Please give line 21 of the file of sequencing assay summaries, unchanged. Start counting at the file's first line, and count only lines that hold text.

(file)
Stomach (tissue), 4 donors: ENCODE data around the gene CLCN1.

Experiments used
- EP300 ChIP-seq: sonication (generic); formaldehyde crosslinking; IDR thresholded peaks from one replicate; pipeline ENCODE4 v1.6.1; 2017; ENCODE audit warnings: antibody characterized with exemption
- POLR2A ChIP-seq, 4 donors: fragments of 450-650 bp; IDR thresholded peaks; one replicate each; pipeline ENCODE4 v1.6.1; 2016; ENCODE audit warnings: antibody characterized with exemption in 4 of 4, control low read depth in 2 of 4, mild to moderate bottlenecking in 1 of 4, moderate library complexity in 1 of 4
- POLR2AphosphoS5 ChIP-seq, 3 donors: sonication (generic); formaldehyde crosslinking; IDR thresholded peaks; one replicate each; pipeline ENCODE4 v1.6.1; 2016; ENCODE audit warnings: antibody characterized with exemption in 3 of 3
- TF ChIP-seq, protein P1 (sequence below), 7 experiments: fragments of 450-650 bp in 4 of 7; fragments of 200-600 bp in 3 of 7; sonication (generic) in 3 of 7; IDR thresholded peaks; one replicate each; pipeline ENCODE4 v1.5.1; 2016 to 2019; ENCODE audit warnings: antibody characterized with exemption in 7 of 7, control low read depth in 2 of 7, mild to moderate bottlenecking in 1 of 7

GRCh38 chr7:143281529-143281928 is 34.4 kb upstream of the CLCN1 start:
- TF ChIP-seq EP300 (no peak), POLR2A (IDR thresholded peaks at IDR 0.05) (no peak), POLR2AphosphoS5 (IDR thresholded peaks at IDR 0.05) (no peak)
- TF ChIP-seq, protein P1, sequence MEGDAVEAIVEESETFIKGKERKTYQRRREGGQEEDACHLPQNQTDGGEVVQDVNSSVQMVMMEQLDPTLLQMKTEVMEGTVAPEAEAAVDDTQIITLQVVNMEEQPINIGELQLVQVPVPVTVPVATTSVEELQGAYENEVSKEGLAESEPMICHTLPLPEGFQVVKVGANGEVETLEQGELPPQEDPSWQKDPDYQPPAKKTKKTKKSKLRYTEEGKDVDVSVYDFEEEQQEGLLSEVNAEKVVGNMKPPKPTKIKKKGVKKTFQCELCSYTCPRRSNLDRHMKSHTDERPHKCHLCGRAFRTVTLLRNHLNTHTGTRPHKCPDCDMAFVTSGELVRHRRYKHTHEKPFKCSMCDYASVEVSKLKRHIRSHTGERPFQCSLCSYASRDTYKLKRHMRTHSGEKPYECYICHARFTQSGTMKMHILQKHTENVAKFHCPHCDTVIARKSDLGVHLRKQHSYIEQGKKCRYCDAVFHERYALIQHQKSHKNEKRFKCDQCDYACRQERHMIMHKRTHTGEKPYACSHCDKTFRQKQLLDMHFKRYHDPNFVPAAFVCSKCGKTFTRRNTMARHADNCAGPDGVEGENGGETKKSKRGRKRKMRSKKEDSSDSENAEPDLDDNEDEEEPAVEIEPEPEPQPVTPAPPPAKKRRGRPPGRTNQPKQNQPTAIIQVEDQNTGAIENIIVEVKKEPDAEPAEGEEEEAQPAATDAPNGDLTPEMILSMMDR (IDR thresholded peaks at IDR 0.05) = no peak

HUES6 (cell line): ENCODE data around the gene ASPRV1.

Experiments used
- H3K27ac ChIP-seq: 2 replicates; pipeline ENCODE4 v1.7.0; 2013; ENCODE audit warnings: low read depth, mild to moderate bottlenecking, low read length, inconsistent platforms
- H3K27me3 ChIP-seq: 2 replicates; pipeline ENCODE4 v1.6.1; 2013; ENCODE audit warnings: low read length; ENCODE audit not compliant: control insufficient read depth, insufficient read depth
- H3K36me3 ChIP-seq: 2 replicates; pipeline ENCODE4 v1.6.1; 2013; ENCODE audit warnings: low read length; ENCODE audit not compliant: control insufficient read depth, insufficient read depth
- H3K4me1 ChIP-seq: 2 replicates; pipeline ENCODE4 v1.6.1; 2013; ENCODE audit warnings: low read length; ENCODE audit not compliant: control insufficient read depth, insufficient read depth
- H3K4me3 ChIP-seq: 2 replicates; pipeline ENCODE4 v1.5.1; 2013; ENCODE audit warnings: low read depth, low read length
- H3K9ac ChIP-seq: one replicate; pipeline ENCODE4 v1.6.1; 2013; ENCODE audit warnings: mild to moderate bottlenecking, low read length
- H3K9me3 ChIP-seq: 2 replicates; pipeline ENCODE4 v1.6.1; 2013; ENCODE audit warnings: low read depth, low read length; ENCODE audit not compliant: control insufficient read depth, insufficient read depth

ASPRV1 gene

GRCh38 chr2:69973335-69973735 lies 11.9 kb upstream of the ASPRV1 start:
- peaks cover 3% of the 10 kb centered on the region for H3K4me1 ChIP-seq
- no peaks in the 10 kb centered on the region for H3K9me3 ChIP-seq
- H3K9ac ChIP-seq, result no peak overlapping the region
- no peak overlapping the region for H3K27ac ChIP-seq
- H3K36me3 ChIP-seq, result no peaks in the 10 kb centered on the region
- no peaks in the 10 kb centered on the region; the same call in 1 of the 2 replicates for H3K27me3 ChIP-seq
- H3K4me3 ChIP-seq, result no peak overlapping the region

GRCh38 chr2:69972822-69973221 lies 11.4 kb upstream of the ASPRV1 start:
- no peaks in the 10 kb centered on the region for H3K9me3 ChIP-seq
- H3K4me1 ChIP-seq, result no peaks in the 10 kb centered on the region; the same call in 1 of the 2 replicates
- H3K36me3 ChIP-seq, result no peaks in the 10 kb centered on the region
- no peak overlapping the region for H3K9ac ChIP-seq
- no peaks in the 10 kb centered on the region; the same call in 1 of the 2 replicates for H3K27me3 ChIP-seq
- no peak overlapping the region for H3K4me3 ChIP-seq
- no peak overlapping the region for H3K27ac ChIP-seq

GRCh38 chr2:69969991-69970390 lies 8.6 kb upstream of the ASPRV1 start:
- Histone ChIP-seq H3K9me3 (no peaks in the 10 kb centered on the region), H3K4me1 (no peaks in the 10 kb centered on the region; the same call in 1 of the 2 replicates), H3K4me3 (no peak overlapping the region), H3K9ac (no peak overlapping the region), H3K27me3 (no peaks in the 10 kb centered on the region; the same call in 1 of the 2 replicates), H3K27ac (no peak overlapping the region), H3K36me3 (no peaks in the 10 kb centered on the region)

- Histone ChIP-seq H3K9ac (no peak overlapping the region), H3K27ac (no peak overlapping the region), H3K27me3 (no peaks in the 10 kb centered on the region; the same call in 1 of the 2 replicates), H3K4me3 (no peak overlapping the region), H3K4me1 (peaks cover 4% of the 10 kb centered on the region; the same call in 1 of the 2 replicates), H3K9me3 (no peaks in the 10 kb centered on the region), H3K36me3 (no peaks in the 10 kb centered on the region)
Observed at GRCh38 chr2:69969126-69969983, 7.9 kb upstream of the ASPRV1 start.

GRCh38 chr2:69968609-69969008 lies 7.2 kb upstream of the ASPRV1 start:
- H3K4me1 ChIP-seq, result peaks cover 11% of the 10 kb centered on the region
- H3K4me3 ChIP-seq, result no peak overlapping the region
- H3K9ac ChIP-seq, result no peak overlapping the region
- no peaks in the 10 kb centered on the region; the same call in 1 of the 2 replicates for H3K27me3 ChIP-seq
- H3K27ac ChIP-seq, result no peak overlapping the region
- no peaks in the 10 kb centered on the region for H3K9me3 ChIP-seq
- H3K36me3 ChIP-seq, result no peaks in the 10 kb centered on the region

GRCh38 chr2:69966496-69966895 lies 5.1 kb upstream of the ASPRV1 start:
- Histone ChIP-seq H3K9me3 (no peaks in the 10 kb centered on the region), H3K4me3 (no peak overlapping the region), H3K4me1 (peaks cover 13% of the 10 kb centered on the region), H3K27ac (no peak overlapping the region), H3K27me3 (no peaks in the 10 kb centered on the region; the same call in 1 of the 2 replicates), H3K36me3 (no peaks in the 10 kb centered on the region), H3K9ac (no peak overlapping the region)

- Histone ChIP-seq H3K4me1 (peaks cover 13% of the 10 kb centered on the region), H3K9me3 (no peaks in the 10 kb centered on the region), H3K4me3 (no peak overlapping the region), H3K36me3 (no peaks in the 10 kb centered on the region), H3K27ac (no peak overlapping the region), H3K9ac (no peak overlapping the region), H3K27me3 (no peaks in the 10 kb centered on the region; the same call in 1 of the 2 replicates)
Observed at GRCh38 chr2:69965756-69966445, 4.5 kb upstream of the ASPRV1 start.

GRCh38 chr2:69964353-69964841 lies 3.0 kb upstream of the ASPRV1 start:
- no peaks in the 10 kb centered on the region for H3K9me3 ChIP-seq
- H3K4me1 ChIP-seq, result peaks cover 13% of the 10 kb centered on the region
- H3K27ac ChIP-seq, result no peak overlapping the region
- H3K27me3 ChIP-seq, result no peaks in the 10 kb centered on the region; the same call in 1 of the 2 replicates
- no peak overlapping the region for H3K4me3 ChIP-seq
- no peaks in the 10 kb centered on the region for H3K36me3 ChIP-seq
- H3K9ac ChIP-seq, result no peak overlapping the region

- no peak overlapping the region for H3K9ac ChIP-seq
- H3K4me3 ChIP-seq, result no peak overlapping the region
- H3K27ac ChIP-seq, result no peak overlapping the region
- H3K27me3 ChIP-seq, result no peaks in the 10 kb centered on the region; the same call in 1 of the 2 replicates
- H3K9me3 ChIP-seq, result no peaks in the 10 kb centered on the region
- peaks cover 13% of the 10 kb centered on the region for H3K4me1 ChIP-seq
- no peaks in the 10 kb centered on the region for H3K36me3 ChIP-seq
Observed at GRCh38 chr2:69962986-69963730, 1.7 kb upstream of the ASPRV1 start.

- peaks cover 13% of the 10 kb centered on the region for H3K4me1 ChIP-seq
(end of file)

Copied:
- peaks cover 3% of the 10 kb centered on the region for H3K4me1 ChIP-seq